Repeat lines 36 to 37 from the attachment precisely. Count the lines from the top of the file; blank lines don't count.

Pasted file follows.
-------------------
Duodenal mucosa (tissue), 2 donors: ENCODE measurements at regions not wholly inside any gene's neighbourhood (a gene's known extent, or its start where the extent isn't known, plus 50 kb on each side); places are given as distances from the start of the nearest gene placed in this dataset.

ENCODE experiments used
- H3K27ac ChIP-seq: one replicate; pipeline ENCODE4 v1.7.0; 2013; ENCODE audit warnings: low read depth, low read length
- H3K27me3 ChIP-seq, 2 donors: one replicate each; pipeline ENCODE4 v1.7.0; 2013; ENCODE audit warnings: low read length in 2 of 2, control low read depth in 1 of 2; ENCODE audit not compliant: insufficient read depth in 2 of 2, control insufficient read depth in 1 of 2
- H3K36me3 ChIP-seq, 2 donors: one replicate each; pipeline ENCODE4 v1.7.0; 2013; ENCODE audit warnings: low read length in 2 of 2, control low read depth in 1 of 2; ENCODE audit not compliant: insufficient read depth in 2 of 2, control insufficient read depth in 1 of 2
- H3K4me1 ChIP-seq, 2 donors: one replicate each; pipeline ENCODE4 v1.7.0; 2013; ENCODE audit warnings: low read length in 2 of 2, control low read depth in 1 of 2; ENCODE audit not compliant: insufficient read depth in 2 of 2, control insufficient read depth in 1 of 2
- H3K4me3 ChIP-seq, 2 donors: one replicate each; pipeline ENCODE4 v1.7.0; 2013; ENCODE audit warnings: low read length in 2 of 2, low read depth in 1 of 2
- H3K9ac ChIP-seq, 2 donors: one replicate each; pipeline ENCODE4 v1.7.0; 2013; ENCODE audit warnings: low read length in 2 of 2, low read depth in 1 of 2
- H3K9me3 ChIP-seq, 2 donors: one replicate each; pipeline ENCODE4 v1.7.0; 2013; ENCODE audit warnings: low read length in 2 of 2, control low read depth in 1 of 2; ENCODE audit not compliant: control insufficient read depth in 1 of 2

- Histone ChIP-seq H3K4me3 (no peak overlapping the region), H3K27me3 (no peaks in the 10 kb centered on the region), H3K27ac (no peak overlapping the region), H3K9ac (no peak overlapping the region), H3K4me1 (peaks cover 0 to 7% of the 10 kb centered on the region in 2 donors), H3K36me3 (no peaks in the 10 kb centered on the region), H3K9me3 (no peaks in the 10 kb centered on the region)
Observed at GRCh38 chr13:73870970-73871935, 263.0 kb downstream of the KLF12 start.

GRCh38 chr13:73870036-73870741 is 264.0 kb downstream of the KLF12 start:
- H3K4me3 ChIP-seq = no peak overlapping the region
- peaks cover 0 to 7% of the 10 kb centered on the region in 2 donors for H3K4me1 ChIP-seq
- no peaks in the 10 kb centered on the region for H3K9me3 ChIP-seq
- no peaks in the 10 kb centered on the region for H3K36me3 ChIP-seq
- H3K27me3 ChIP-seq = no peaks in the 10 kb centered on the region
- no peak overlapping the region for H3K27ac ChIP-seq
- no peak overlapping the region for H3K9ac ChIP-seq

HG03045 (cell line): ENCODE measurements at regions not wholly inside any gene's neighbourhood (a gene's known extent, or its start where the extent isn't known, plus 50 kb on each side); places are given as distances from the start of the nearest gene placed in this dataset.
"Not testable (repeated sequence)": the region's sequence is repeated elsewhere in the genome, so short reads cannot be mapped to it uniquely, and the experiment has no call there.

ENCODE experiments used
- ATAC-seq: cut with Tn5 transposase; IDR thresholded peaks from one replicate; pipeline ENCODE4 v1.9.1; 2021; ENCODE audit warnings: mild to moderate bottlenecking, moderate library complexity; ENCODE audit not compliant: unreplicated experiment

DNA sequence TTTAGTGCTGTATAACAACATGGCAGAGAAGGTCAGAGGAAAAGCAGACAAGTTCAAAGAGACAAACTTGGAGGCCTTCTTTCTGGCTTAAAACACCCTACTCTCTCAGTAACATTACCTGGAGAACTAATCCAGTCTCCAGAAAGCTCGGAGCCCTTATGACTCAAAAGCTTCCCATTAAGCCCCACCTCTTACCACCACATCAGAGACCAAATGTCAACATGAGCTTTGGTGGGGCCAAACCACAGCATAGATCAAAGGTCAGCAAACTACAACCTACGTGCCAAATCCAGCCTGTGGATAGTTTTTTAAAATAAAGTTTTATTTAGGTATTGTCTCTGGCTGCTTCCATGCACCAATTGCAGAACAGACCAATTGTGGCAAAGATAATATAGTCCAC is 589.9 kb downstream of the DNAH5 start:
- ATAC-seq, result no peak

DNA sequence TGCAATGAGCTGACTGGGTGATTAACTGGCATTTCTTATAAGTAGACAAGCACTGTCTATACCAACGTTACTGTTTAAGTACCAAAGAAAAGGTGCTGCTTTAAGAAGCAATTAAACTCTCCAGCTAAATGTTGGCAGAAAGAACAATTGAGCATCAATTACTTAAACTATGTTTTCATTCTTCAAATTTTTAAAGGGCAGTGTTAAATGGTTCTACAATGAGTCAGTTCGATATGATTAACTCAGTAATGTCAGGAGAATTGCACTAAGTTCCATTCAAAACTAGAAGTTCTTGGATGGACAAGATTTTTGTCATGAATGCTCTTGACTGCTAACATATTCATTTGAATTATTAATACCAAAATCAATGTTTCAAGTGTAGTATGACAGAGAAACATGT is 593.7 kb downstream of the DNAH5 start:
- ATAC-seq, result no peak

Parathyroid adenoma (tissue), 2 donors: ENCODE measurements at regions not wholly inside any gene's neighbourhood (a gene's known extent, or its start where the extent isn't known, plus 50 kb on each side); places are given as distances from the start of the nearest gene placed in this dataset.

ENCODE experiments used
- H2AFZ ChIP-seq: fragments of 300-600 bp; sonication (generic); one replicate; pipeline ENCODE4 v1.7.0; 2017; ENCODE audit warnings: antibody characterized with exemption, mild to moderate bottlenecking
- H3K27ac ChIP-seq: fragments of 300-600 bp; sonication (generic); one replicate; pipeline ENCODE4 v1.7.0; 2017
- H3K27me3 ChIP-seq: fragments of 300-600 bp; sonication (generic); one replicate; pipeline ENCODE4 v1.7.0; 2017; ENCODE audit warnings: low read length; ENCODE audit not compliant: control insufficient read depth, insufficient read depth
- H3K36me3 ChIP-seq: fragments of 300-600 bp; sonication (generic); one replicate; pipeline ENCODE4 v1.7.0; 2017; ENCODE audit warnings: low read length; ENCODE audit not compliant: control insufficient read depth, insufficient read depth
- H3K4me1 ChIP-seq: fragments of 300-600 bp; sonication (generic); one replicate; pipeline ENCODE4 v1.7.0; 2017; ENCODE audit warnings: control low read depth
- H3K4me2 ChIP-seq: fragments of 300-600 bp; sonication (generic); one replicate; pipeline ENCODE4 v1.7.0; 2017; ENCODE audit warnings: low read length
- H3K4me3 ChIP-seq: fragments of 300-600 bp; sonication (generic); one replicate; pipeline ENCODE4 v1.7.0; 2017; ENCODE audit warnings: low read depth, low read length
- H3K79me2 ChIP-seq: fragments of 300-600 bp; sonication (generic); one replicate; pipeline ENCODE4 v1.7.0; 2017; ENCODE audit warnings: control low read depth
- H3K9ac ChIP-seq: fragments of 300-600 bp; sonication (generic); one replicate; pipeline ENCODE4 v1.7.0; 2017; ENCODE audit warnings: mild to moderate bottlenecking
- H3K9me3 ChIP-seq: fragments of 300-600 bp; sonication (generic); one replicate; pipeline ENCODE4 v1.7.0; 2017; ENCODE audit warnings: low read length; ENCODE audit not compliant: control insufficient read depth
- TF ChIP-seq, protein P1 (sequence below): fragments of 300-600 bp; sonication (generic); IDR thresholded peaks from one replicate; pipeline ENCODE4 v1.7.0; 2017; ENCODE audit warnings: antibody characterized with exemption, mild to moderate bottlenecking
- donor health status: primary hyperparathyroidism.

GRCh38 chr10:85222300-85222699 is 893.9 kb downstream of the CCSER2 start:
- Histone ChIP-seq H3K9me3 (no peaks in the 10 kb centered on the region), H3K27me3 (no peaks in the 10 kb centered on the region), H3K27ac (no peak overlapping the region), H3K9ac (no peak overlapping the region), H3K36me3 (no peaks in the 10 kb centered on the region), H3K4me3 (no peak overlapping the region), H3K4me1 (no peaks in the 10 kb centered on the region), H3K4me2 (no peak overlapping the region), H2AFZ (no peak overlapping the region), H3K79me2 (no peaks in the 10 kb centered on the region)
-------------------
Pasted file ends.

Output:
- H3K4me3 ChIP-seq: fragments of 300-600 bp; sonication (generic); one replicate; pipeline ENCODE4 v1.7.0; 2017; ENCODE audit warnings: low read depth, low read length
- H3K79me2 ChIP-seq: fragments of 300-600 bp; sonication (generic); one replicate; pipeline ENCODE4 v1.7.0; 2017; ENCODE audit warnings: control low read depth